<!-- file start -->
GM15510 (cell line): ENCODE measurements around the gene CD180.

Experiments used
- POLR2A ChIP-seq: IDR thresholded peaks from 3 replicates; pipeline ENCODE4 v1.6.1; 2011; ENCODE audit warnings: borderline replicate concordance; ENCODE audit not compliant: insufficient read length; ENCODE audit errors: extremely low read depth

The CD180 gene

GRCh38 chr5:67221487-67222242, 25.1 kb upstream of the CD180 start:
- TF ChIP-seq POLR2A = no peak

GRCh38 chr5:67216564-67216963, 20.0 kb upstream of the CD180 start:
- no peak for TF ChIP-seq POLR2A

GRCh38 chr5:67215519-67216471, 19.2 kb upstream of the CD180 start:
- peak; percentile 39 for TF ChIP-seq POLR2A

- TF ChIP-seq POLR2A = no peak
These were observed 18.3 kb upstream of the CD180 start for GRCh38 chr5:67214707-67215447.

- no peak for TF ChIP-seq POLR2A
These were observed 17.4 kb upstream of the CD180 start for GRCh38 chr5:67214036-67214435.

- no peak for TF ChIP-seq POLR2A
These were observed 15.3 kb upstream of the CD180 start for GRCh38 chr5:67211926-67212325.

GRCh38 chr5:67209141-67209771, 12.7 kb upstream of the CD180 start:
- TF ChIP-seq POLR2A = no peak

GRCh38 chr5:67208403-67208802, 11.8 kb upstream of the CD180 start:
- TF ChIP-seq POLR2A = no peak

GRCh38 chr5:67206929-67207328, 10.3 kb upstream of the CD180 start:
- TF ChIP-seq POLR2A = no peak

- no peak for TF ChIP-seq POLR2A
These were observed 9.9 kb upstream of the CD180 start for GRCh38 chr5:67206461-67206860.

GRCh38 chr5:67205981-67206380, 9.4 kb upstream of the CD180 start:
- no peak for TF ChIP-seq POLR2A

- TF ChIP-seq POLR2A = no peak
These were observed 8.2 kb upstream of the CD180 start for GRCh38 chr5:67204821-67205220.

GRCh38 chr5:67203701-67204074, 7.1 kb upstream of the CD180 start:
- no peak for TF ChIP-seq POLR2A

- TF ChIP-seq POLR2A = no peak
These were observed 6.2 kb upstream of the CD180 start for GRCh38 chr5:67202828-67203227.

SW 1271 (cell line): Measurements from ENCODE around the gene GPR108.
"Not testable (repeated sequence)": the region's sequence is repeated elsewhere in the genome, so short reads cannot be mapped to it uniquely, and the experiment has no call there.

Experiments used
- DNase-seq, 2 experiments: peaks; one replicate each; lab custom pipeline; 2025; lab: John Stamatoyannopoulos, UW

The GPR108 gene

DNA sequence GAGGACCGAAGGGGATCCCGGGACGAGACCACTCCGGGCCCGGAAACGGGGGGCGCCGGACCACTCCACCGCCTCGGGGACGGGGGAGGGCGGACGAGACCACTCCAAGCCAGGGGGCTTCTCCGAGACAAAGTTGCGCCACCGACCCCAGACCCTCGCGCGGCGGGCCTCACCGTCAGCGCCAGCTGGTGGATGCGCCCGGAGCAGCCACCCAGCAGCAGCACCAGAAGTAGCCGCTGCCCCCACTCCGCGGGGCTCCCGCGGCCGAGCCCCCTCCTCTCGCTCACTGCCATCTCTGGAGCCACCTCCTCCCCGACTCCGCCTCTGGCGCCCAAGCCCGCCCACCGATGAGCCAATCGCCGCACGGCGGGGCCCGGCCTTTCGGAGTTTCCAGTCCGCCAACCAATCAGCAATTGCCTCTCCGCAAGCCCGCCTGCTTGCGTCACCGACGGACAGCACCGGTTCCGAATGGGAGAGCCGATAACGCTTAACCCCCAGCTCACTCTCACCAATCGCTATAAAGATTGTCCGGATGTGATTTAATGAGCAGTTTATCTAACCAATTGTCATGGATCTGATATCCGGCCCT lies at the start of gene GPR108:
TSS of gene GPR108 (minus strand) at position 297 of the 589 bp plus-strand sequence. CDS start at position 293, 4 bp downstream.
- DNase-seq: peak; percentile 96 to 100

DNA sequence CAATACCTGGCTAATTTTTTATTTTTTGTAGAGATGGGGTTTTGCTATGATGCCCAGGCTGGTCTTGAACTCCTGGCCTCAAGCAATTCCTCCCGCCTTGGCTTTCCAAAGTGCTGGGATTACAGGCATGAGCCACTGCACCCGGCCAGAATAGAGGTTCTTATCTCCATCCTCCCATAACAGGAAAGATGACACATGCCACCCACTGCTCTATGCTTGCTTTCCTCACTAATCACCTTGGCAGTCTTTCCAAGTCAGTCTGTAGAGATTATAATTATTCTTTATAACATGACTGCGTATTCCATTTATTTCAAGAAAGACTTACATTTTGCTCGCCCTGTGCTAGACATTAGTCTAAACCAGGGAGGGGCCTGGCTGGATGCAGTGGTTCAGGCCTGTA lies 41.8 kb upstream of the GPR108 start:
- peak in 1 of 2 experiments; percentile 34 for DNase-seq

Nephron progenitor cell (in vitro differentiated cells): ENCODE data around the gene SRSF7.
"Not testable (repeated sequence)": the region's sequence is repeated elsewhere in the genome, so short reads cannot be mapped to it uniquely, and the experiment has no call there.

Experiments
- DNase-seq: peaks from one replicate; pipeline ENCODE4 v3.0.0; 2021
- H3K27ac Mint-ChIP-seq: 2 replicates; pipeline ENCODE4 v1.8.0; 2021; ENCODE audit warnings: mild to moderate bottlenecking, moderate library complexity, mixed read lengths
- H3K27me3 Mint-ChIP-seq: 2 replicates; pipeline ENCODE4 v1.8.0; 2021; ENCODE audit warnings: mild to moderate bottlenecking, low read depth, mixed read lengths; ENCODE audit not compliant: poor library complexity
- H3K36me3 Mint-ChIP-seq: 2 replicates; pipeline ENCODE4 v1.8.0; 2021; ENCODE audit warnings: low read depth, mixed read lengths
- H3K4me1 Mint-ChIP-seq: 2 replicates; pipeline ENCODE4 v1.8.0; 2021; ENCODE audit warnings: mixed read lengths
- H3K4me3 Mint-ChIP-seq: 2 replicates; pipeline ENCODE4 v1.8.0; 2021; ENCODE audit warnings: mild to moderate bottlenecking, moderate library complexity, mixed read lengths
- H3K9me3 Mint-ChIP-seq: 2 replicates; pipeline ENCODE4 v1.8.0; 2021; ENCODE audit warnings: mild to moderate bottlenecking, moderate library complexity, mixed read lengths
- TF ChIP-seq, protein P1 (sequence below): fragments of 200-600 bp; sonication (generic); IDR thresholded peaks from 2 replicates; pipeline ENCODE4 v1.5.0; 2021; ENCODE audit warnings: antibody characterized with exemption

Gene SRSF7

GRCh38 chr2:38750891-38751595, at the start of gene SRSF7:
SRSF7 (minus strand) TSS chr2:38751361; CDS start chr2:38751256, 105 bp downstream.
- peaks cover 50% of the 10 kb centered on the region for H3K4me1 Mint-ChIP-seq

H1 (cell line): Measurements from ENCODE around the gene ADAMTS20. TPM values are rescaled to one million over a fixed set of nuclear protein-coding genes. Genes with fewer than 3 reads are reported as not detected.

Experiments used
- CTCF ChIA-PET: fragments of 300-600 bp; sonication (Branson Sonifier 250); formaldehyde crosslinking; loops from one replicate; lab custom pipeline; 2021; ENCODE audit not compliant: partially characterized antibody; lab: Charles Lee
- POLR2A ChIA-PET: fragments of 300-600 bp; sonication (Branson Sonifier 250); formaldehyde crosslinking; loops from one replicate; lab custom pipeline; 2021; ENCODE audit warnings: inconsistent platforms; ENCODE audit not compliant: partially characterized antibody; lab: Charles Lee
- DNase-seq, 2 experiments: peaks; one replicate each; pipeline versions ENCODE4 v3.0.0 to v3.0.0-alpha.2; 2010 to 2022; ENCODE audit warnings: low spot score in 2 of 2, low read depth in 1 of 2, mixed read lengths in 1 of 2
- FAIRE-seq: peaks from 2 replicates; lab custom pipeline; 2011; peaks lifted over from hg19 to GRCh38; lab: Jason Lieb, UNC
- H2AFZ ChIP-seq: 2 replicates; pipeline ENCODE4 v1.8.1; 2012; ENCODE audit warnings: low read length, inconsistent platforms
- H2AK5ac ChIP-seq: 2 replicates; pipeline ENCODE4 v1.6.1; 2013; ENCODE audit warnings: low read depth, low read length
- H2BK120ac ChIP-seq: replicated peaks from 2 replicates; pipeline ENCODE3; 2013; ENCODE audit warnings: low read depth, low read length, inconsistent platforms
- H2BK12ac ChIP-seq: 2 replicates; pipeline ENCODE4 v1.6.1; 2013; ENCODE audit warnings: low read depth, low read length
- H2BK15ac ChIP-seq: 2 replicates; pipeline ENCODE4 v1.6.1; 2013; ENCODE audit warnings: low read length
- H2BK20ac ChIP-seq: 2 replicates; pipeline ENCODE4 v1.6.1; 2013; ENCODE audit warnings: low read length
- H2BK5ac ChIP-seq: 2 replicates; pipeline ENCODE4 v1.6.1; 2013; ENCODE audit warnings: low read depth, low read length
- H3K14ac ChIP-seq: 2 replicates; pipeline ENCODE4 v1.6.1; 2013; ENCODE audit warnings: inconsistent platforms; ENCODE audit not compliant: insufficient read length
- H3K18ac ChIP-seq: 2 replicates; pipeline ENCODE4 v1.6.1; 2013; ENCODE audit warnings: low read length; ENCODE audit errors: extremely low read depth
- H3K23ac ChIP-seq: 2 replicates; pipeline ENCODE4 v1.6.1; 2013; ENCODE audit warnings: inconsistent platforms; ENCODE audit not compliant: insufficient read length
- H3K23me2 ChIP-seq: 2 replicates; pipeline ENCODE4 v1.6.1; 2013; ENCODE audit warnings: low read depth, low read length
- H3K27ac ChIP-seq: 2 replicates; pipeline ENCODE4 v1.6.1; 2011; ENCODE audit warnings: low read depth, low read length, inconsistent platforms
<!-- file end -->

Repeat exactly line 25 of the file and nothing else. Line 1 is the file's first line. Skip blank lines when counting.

GRCh38 chr5:67205981-67206380, 9.4 kb upstream of the CD180 start: